What is Hereditary Spastic Paraplegia

Updated at: Oct 27, 2014
What is Hereditary Spastic Paraplegia

Hereditary spastic paraplegia (HSP), also called familial spastic paraparesis (FSP), refers to a group of inherited disorders that are characterized by progressive weakness and spasticity (stiffness) of the legs.

Bhadra Kamalasanan
Other DiseasesWritten by: Bhadra KamalasananPublished at: Oct 05, 2012

Hereditary Spastic Paraplegia refers to a degenerative disorder that leads to stiffness as well as weakness in the legs and hip muscles, making it difficult for one to walk. This medical condition is also called familial spastic paraparesis, which are a group of inherited disorders that are marked by progressive weakness as well as spasticity of the legs.

Hereditary Spastic Paraplegia
During the infancy of the disease, one may experience mild stiffness and gait difficulties. These symptoms tend to progress slowly so much that with time, the individual with HSP tends to need the assistance of a cane, wheelchair or walker. Even though the primary features of HSP are progressive in nature, some other more complicated forms of HSP may be followed by other symptoms. The other symptoms may include vision impairment, cataracts, problems with the optic nerve and retina of the eye, cognitive impairment, ataxia, deafness, epilepsy and peripheral neuropathy.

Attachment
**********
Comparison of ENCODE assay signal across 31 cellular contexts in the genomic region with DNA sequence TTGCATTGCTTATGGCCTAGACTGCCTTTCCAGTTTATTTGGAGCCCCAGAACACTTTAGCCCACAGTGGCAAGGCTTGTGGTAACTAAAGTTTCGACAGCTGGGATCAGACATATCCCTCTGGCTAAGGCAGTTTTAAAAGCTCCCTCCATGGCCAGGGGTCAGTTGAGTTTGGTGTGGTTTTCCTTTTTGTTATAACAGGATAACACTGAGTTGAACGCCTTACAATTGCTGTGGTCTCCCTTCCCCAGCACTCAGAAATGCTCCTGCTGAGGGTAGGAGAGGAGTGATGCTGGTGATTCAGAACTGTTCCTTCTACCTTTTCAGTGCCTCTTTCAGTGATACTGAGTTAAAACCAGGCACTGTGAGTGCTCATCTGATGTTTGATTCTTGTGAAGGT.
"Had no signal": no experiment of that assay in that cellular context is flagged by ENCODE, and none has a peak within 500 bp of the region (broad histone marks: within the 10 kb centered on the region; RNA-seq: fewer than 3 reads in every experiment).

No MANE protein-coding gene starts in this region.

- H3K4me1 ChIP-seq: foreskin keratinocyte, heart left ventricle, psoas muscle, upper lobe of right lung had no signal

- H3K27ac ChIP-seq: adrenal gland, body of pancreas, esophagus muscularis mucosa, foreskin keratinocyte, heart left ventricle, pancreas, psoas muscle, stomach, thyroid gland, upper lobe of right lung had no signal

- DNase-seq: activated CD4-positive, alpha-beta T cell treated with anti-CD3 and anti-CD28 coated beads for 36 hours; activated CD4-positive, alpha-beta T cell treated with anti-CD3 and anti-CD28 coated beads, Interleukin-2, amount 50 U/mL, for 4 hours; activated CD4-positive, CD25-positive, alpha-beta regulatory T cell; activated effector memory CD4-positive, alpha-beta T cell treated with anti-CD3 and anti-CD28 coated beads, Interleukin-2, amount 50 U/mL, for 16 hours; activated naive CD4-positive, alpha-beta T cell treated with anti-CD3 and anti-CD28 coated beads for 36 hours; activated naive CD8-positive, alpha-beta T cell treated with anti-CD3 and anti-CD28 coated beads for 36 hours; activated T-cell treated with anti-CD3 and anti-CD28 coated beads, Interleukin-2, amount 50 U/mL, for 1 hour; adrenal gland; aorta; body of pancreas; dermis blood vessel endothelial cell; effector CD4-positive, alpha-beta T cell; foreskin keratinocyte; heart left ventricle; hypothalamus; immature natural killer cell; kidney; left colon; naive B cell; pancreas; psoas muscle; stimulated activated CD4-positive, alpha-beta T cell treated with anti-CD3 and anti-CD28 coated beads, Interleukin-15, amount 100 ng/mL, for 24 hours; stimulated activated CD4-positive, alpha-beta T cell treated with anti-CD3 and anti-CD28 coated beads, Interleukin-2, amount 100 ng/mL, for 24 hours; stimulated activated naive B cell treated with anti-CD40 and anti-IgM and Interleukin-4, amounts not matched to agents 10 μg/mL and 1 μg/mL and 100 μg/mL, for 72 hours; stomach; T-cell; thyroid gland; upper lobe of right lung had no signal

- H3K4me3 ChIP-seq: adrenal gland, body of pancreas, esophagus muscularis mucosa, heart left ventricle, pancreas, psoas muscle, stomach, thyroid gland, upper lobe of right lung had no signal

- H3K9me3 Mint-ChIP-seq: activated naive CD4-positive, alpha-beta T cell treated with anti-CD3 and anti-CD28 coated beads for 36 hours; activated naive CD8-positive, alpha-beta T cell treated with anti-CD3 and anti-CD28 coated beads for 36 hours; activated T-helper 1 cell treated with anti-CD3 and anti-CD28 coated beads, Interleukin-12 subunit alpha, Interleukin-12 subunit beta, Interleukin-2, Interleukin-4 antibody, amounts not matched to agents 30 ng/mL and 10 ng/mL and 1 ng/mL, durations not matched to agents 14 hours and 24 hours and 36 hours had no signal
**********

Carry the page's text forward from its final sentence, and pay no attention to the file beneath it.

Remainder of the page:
HSP is diagnosed primarily by neurological examination as well as testing so as to rule the disorders out. The doctor may be able to spot abnormalities in the brain MRI, such as a thin corpus callosum, which may be seen in some complicated forms of HSP. Many genetic mutations have been identified that can be symbolic of different forms of HSP. Specialised genetic testing as well as diagnosis methods can be found at particular medical centers.

HSP is said to have different forms of inheritance. In fact, not all children in a family are bound to experience the symptoms, though they are likely to carry the abnormal gene. Symptoms of HSP may start as early as childhood or during adulthood, depending on the type of HSP gene that is involved.


Images: Getty

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